Every once in a while, amidst the barrage of noisy, soulless Hollywood constructions that elbow their way into theatres every Friday, there emerges a film so perceptive and insightful that it magnetizes you to the screen for its entire running time. Films like this don't come along often, and when they do, they are too frequently ignored in favor of the next big Rob Schneider comedy. But it would be a tragedy and a crime if the movie-going public were to pass over George Clooney's quiet masterpiece "Good Night, and Good Luck."
This film is so daring and unique and so challenging to the conventions of the Hollywood formula that one is prompted to wonder how Clooney ever managed to get it made. "Good Night, and Good Luck" recounts an obscure historical incident that was given less than a paragraph in my high school history textbook; it is the story of a 1950s news reporter named Edward R. Murrow who spoke out against the infamous Senator Joseph McCarthy and, in doing so, helped bring down the most crazed communist hunter of the 20th century. Clooney tells his story without flair, embellishment or the use of any big-name actors. And in an effort to give his material a reserved, matter-of-fact tone, he shoots the entire picture in black and white. Sound like commercial suicide yet? Tell that to the packed Friday matinee audience that broke into applause around me as the credits rolled.
"Good Night, and Good Luck" invites us into the world of a 1950s CBS television studio, where men sit in poorly lit rooms with cigarette smoke curling around them and discuss the news of the day. They are led by Ed Murrow (David Strathairn), a veteran reporter who begins to lose his journalistic objectivity as he watches Senator Joseph McCarthy terrorize the American public with his trumped-up Red Scare campaign. With the help of his right-hand man Fred Friendly (Clooney himself), Murrow rallies his news team to put forth a report challenging McCarthy's methods at a time when doing so had already destroyed the lives of dozens of Americans. McCarthy responds by accusing Murrow and his team of propagating the communist cause, and the two men soon enter into a battle for the minds of the American public. Murrow remains undeterred despite tremendous pressure from CBS to kill the story; his boss (Frank Langella) watches Murrow's broadcast and warns him, accurately, "Somebody's going to go down for this."
In a directorial masterstroke, Clooney chooses not to actually cast McCarthy, instead relying entirely on stock footage dug up from news archives. Supposedly test audiences, unfamiliar with McCarthy's appearance, complained that the actor playing him was far too exaggerated. Watching the actual person, it's hard to believe that this mad-eyed, stringy-haired man, who practically foams at the mouth as he spits forth accusations of communist sympathy, once held sway over American politics.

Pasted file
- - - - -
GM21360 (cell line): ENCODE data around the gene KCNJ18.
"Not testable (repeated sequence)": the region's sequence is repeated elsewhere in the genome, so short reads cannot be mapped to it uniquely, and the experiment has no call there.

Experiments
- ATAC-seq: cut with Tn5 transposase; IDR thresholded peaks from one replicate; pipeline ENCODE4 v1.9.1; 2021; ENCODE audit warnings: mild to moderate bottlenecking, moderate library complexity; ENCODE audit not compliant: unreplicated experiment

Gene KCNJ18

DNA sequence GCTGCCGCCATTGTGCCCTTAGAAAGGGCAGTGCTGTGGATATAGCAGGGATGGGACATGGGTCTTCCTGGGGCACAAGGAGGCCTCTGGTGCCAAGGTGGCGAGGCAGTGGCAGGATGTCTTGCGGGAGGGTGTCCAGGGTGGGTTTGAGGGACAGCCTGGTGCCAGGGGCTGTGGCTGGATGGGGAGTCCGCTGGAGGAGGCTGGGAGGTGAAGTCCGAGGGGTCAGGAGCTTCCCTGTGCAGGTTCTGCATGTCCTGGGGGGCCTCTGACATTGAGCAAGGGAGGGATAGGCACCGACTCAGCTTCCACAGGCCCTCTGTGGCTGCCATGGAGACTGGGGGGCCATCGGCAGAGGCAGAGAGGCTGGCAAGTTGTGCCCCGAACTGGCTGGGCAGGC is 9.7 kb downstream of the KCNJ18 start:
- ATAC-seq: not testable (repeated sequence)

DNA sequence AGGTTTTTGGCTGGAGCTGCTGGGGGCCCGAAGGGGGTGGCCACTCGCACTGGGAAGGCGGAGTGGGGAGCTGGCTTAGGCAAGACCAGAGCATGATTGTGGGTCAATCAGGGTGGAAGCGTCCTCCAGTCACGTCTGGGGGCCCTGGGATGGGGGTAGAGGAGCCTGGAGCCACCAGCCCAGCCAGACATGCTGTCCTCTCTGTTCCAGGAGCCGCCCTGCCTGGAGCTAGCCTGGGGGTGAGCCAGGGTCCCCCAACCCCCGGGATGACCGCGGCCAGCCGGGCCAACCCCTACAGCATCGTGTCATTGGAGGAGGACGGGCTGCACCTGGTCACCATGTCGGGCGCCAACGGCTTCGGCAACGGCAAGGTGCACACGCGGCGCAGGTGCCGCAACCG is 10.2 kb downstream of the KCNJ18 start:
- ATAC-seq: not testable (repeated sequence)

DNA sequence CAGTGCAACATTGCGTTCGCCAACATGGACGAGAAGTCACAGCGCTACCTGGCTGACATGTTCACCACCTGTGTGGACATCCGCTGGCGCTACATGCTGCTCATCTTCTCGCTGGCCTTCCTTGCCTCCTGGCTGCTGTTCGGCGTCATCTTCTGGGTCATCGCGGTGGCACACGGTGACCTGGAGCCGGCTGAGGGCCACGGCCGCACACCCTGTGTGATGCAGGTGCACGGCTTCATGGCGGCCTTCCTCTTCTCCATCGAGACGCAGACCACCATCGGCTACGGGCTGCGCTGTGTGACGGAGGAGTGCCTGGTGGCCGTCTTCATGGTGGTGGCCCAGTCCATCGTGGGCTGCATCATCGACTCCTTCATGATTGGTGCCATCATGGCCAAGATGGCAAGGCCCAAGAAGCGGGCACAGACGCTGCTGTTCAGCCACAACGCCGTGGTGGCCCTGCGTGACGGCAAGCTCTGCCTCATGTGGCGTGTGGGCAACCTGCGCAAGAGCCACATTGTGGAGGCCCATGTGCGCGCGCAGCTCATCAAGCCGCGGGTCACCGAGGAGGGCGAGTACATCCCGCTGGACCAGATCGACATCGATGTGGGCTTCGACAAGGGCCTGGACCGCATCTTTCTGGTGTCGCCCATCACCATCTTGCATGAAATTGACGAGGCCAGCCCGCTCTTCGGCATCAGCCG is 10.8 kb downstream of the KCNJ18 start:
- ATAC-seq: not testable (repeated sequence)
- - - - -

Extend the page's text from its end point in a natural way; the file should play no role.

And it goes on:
Playing off against McCarthy's bombast is Strathairn, whose Oscar-worthy performance endows Ed Murrow with a tough-as-nails demeanor and world-weary eyes behind which lie oceans of emotional reserve. He casts the image of a tired warrior, fighting a lonely battle against a monolithic foe. It's a carefully measured performance, and it needs to be; a lesser actor would have taken the easy way out and played the role for mimicry or melodrama. Watch Strathairn as he listens to McCarthy accuse him on national television of being a communist sympathizer: all we see is a slight twitch of his jaw, yet somehow, it says more than any other reaction possibly could.
George Clooney's previous directorial effort was the criminally underrated black comedy "Confessions of a Dangerous Mind," which starred Sam Rockwell as a game-show host moonlighting as a CIA assassin. As with his last film, Clooney displays an uncanny knack for capturing the behind-the-scenes bustle of network television. The fact that "Good Night, and Good Luck" takes place almost entirely within the CBS news studio keeps the narrative tight and contained, making its brief 93-minute running time seem necessary rather than truncated. Clooney's camera pans intimately, almost claustrophobically, over the faces of his subjects, drawing us into each scene as if we were silent participants in the proceedings. Again and again, I was amazed by his ability to strike the difficult balance between documentary-like realism and dramatic energy; the best scenes in the film smolder with intensity but always feel believable and never contrived.
"Good Night, and Good Luck" is a fantastic film, but it's also much more than that. It is an incredibly relevant and important piece of work that has the ability to provoke discussion and electrify public discourse. Is Clooney trying to draw parallels between McCarthy and a more recent politician who claims to be fighting a war against terror by keeping Americans perpetually afraid? Almost certainly, but to read "Good Night, and Good Luck" solely as an anti-Bush polemic misses the larger point. The film is meant as a challenge, not just to Bush, but also to an American public that has been too sedated by a capitulating media to bother disagreeing with him. We live in a time without an Edward R. Murrow to goad us out of complacency and to convince us to take back our rights of opinion and dissent. But until another such figure comes along, this film may be the next best thing.